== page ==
US7147715B2 - Growth of ultra-high purity silicon carbide crystals in an ambient containing hydrogen - Google Patents

Growth of ultra-high purity silicon carbide crystals in an ambient containing hydrogen Download PDF

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US7147715B2
US7147715B2 US10/628,189 US62818903A US7147715B2 US 7147715 B2 US7147715 B2 US 7147715B2 US 62818903 A US62818903 A US 62818903A US 7147715 B2 US7147715 B2 US 7147715B2
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silicon carbide
crystal
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David Phillip Malta
Jason Ronald Jenny
Hudson McDonald Hobgood
Valeri F. Tsvetkov
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Cree Inc
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    • CCHEMISTRY; METALLURGY
    • C30CRYSTAL GROWTH
    • C30BSINGLE-CRYSTAL-GROWTH; UNIDIRECTIONAL SOLIDIFICATION OF EUTECTIC MATERIAL OR UNIDIRECTIONAL DEMIXING OF EUTECTOID MATERIAL; REFINING BY ZONE-MELTING OF MATERIAL; PRODUCTION OF A HOMOGENEOUS POLYCRYSTALLINE MATERIAL WITH DEFINED STRUCTURE; SINGLE CRYSTALS OR HOMOGENEOUS POLYCRYSTALLINE MATERIAL WITH DEFINED STRUCTURE; AFTER-TREATMENT OF SINGLE CRYSTALS OR A HOMOGENEOUS POLYCRYSTALLINE MATERIAL WITH DEFINED STRUCTURE; APPARATUS THEREFOR
    • C30B23/00Single-crystal growth by condensing evaporated or sublimed materials
    • CCHEMISTRY; METALLURGY
    • C30CRYSTAL GROWTH
    • C30BSINGLE-CRYSTAL-GROWTH; UNIDIRECTIONAL SOLIDIFICATION OF EUTECTIC MATERIAL OR UNIDIRECTIONAL DEMIXING OF EUTECTOID MATERIAL; REFINING BY ZONE-MELTING OF MATERIAL; PRODUCTION OF A HOMOGENEOUS POLYCRYSTALLINE MATERIAL WITH DEFINED STRUCTURE; SINGLE CRYSTALS OR HOMOGENEOUS POLYCRYSTALLINE MATERIAL WITH DEFINED STRUCTURE; AFTER-TREATMENT OF SINGLE CRYSTALS OR A HOMOGENEOUS POLYCRYSTALLINE MATERIAL WITH DEFINED STRUCTURE; APPARATUS THEREFOR
    • C30B29/00Single crystals or homogeneous polycrystalline material with defined structure characterised by the material or by their shape
    • C30B29/10Inorganic compounds or compositions
    • C30B29/36Carbides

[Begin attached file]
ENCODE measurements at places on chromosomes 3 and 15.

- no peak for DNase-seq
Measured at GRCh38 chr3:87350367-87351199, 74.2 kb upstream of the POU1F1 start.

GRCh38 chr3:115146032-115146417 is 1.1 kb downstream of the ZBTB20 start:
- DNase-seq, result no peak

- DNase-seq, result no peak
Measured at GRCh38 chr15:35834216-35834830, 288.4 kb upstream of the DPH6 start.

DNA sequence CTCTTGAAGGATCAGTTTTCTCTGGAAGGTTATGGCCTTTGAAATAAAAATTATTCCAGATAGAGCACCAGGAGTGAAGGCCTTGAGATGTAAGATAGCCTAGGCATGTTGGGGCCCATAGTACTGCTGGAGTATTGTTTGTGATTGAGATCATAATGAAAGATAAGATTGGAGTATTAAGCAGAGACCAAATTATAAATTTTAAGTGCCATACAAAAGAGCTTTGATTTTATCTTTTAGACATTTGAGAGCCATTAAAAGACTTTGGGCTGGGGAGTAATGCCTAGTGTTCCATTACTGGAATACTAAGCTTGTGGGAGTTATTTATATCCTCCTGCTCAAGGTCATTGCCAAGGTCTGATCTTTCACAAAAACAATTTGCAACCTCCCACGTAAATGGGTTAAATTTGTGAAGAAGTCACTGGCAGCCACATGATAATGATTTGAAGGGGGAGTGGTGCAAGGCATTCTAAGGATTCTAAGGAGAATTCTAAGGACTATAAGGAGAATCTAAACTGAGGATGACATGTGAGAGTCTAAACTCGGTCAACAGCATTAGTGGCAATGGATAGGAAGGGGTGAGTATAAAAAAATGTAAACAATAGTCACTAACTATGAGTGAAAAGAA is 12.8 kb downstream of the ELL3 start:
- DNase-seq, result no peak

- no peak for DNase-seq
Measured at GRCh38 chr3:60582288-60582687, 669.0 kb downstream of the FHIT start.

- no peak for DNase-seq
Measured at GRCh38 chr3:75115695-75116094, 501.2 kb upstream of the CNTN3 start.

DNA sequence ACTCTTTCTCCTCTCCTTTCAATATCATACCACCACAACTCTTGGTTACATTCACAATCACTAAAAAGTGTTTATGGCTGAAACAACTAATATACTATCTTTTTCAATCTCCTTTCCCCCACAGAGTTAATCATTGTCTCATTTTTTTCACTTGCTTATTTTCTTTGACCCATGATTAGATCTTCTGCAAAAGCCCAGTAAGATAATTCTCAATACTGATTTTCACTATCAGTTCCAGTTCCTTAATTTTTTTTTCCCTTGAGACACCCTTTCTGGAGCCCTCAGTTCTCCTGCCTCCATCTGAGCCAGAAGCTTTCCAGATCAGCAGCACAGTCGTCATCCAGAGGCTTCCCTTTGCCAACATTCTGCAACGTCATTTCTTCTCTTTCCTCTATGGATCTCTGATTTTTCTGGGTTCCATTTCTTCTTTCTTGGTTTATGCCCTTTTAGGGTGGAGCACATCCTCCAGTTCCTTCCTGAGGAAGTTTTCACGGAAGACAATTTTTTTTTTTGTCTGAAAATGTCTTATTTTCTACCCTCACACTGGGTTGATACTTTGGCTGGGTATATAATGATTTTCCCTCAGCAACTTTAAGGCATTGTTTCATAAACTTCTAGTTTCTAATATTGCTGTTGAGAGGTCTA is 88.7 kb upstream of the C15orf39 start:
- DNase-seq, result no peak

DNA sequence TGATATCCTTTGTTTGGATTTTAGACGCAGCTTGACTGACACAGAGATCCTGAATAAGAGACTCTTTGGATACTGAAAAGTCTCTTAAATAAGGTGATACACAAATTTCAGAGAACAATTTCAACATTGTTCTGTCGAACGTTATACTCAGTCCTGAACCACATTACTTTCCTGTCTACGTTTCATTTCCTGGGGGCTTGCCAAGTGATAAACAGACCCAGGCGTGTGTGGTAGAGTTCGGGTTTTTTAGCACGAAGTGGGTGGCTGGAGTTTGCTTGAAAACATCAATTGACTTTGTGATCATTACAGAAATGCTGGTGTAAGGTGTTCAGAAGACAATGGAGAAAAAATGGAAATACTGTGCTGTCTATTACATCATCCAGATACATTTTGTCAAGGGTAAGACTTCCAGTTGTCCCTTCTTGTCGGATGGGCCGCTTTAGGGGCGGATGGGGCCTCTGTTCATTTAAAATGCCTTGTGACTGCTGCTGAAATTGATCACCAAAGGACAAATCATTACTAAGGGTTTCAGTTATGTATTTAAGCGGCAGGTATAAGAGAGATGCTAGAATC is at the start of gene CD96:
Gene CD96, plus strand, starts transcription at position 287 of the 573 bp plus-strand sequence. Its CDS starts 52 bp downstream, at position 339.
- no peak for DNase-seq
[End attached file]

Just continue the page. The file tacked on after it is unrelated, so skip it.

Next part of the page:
Abstract

A method is disclosed for producing semi-insulating silicon carbide crystal with a controlled nitrogen content. The method includes the steps of introducing an ambient gas containing hydrogen into a sublimation growth chamber, heating a silicon carbide source powder to sublimation in the hydrogen ambient growth chamber while, heating and then maintaining a silicon carbide seed crystal in the hydrogen ambient growth chamber to a second temperature below the temperature of the source powder, at which second temperature sublimed species from the source powder will condense upon the seed crystal, continuing to heat the silicon carbide source powder until a desired amount of silicon carbide crystal growth has occurred upon the seed crystal, while maintaining an ambient concentration of hydrogen in the growth chamber sufficient to minimize the amount of nitrogen incorporated into the growing silicon carbide crystal, and while maintaining the source powder and the seed crystal during sublimation growth at respective temperatures high enough to increase the number of point defects in the growing crystal to an amount that renders the resulting silicon carbide crystal semi-insulating.

Description

STATEMENT OF GOVERNMENT INTEREST

The U.S. Government has a paid-up license in this invention and the right in limited circumstances to require the patent owner to license others on reasonable terms as provided for by the terms of Contract No. N00014-02-C-0306 awarded by Defense Advanced Research Projects Agency (DARPA).